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    Republican veterans lead early returns

    By ADAM C. SMITH

    © St. Petersburg Times, published September 6, 2000


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    Complete election coverage is one click away

    In some of the most contested Florida Congressional races, veteran Republican politicians were leading less experienced primary challengers in early returns Tuesday.

    Former Florida Senate President Ander Crenshaw appeared to have won the GOP nomination to succeed Republican U.S. Rep. Tillie Fowler of Jacksonville, while retired motel owner Tom Sullivan was leading in the Democratic primary.

    In the Orlando-area race to succeed Republican Bill McCollum in Congress, state Rep. Bill Sublette had a sizable lead over his two opponents for the right to face Democratic Linda Chapin, a former Orange County Commission chairwoman, in the general election. But Sublette needed at least 50 percent of the vote to avoid a runoff.

    Florida voters faced an array of decisions, from the volatile to the bizarre.

    In the Sarasota area, Robert Salzberg, who last week was found innocent by reason of insanity in an attack on a police officer, was losing his Democratic primary race for the right to challenge Republican incumbent Dan Miller of Bradenton. Early returns showed Daniel Dunn overwhelmingly leading Salzberg.

    In Quincy, where the sheriff's race has helped fuel racial mistrust, 29-year incumbent W.A. Woodham, who is white, had a comfortable early lead against African-American Quincy police Chief Rodney Moore. Moore recently was arrested on corruption charges, prompting cries of racism in Florida's only majority black county.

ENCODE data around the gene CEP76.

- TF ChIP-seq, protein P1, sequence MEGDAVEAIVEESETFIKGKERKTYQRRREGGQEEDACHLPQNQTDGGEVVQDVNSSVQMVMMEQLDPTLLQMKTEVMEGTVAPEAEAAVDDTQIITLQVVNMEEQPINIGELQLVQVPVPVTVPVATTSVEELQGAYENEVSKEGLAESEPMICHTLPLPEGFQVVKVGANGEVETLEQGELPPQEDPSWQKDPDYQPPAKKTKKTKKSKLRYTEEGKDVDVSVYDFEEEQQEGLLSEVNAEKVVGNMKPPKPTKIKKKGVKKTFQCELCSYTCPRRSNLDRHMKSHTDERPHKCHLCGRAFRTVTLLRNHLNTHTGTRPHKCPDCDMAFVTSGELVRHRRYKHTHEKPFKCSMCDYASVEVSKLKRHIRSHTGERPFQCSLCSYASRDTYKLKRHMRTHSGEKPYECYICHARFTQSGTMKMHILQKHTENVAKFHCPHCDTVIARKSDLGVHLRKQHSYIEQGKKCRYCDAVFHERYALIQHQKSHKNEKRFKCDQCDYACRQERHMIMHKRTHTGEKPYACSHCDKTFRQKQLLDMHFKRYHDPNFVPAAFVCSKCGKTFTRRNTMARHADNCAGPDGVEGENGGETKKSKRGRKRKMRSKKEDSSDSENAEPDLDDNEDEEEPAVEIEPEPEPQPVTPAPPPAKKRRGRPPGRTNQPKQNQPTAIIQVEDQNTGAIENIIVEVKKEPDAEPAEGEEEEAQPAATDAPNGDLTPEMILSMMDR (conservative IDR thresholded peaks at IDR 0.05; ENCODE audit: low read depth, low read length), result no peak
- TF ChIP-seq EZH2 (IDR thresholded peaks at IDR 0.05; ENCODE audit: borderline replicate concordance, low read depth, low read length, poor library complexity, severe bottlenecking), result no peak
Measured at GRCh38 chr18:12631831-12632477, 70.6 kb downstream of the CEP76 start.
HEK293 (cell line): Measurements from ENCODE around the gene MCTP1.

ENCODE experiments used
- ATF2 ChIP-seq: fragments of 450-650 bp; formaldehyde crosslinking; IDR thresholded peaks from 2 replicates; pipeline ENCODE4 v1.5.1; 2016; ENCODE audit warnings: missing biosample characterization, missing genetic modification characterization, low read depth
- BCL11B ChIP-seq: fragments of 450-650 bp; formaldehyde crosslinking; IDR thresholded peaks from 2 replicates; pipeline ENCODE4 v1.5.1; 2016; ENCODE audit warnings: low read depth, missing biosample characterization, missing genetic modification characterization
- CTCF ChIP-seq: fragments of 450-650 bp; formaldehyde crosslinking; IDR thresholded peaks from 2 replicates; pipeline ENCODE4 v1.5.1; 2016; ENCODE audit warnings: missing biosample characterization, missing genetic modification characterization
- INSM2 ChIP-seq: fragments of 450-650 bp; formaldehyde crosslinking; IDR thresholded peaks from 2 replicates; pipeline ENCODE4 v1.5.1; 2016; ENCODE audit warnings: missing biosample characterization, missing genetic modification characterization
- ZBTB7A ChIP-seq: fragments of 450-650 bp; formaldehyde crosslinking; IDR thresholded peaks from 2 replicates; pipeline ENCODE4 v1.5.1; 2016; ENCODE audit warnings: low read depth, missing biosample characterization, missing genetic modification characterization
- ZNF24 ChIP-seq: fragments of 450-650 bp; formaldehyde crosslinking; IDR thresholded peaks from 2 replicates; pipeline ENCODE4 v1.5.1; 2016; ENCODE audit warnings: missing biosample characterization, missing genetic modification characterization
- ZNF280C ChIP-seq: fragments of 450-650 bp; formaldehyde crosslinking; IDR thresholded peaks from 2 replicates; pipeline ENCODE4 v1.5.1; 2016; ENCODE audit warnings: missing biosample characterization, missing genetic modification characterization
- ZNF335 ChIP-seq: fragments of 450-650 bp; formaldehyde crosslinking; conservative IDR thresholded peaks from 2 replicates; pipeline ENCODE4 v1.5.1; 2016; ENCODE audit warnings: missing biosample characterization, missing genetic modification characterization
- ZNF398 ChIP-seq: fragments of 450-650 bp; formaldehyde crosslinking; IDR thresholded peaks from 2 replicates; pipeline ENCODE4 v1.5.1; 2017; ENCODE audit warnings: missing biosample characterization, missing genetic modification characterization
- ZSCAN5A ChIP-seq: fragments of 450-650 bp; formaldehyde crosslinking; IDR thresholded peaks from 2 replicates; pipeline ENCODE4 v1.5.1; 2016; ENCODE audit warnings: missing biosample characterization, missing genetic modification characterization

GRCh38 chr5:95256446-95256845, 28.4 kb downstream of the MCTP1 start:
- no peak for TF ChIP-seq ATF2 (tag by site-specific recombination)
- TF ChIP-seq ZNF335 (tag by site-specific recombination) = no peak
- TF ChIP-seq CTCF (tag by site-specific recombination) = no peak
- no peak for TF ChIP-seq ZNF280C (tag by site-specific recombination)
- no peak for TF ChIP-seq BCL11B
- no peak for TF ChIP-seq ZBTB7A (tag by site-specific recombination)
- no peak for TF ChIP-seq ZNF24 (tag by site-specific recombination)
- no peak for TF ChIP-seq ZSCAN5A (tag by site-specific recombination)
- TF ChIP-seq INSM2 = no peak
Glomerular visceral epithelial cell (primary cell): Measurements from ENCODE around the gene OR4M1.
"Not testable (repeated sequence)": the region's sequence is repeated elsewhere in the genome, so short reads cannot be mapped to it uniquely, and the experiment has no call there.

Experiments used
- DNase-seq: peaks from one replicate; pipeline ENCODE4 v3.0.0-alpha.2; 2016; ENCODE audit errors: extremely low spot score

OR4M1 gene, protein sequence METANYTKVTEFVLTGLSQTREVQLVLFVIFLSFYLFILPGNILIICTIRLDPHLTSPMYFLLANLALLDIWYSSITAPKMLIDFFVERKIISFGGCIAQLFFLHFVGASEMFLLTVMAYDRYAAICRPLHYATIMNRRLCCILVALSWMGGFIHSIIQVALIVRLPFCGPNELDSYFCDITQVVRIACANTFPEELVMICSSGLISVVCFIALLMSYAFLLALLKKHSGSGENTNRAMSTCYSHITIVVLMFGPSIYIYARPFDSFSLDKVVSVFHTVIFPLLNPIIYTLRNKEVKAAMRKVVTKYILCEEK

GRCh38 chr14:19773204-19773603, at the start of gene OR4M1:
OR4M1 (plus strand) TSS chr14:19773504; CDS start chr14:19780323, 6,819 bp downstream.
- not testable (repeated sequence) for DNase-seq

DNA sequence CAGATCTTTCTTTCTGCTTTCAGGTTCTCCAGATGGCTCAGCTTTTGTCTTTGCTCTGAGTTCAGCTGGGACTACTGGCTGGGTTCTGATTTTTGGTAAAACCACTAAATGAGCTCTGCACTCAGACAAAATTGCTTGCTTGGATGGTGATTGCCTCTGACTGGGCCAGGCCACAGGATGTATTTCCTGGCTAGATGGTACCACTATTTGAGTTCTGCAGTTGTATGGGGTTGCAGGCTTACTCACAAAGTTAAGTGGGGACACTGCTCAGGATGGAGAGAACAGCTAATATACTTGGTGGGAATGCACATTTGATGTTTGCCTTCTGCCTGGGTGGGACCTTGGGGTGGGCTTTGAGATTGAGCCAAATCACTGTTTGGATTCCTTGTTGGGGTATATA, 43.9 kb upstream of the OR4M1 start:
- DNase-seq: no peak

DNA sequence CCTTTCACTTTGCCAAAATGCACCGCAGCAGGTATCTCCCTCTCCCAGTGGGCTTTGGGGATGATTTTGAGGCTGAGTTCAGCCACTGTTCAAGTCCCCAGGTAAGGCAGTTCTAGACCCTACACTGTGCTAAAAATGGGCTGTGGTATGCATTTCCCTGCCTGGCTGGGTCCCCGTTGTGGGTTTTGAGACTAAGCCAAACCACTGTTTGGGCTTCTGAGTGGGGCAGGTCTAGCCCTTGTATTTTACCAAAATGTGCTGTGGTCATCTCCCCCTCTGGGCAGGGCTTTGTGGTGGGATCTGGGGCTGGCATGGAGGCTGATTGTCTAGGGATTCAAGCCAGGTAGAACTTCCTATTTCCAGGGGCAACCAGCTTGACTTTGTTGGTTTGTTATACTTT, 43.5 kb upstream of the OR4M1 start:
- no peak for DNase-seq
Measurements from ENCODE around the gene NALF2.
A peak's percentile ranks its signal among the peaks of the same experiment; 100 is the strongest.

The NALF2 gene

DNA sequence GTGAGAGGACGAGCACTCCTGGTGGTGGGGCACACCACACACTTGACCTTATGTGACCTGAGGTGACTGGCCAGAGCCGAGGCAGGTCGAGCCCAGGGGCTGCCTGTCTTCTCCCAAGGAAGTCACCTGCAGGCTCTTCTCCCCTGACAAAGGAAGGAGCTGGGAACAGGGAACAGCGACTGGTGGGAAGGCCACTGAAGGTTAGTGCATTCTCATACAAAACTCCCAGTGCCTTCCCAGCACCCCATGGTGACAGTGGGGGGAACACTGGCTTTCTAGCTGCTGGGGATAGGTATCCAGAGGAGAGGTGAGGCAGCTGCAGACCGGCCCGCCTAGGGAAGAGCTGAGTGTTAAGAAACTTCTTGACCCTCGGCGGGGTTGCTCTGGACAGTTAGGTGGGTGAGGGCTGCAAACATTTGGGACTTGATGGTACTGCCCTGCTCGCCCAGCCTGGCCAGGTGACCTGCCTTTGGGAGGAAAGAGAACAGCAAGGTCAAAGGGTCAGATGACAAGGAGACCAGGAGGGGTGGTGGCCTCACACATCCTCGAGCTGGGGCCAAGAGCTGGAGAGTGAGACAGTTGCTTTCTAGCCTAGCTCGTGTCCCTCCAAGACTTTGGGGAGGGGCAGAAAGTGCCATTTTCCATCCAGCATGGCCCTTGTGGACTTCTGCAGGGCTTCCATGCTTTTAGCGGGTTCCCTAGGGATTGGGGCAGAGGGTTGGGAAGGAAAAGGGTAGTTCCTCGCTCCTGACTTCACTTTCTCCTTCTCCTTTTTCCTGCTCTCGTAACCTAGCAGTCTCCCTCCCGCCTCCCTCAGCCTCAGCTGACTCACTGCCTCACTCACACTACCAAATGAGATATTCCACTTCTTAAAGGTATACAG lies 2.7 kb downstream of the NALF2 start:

And in Baker County, Sheriff Joey Dobson won the Democratic primary, beating Richard Crews, owner of a meat market in Macclenny, and Kenneth Roberts, a high school teacher and former part-time jailer.

    Dobson will face Julian Pendleton, the only Republican in the race, but Pendleton is missing. Pendleton remained missing on the day he would find out who his opponent will be in the November election.

    Miami-Dade Mayor Alex Penelas led nine candidates in very early returns as he sought a second term after months of tumult over the Elian Gonzalez case. He needed a majority to avoid a runoff.

    Penelas outraised his nearest competitor, County Commissioner Miguel Diaz de la Portilla, by more than 4-to-1. Diaz de la Portilla said Penelas "split the community" when he vowed that local police would not help federal authorities return Elian to his father in Cuba.

    - Information from the Associated Press was used in this report.

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